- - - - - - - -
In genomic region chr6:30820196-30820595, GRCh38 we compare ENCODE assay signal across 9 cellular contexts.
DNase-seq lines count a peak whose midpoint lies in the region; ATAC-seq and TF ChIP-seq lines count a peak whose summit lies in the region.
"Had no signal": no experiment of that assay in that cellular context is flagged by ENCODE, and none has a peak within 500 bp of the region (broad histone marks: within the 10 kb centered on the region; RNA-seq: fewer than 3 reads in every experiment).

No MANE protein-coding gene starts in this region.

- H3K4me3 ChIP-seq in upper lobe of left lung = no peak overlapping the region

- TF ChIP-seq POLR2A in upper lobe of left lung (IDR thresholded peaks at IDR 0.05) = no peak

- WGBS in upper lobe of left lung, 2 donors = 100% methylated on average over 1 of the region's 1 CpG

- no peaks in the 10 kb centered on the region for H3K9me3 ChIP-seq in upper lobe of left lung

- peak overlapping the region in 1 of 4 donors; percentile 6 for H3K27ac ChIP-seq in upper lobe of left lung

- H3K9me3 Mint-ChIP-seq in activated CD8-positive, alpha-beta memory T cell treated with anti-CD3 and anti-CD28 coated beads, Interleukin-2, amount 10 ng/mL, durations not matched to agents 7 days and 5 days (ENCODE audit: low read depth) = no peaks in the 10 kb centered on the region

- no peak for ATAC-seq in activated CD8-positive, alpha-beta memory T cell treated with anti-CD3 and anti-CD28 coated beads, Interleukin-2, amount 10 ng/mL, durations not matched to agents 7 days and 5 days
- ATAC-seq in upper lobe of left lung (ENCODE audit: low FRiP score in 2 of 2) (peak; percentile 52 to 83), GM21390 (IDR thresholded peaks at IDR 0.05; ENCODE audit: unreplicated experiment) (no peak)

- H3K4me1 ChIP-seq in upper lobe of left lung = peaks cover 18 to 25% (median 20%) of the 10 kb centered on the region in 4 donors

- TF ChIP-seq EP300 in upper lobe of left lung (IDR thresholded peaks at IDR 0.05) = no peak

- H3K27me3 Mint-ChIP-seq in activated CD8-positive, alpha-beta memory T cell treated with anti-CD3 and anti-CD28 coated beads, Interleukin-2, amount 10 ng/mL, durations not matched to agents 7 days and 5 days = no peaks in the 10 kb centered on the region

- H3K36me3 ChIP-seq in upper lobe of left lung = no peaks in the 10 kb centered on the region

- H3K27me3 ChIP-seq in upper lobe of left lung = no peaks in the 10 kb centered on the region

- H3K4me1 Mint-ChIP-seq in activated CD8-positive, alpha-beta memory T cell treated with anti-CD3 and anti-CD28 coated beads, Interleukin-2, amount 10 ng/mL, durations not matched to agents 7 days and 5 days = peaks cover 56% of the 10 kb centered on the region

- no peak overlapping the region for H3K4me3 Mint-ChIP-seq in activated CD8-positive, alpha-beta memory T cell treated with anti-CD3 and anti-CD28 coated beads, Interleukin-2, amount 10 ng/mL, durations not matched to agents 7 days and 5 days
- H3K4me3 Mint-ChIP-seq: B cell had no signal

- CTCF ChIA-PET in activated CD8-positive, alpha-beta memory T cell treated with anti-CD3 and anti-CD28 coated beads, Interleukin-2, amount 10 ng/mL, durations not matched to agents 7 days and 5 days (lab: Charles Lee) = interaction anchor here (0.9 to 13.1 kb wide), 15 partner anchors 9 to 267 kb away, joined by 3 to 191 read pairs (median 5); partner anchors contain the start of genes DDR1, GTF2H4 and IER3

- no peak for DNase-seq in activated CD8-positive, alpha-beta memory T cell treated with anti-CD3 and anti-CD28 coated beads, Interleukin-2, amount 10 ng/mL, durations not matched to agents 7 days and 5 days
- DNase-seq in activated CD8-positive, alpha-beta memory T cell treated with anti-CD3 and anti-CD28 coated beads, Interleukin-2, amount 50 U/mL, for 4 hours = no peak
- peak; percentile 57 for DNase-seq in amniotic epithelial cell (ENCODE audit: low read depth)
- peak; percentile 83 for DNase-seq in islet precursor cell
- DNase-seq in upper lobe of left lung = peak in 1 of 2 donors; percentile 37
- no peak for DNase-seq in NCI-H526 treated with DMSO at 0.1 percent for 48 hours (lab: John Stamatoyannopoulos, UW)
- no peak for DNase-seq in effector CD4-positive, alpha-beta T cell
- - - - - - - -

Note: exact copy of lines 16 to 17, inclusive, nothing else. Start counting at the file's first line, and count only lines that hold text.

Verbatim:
- H3K36me3 ChIP-seq in upper lobe of left lung = no peaks in the 10 kb centered on the region

- H3K27me3 ChIP-seq in upper lobe of left lung = no peaks in the 10 kb centered on the region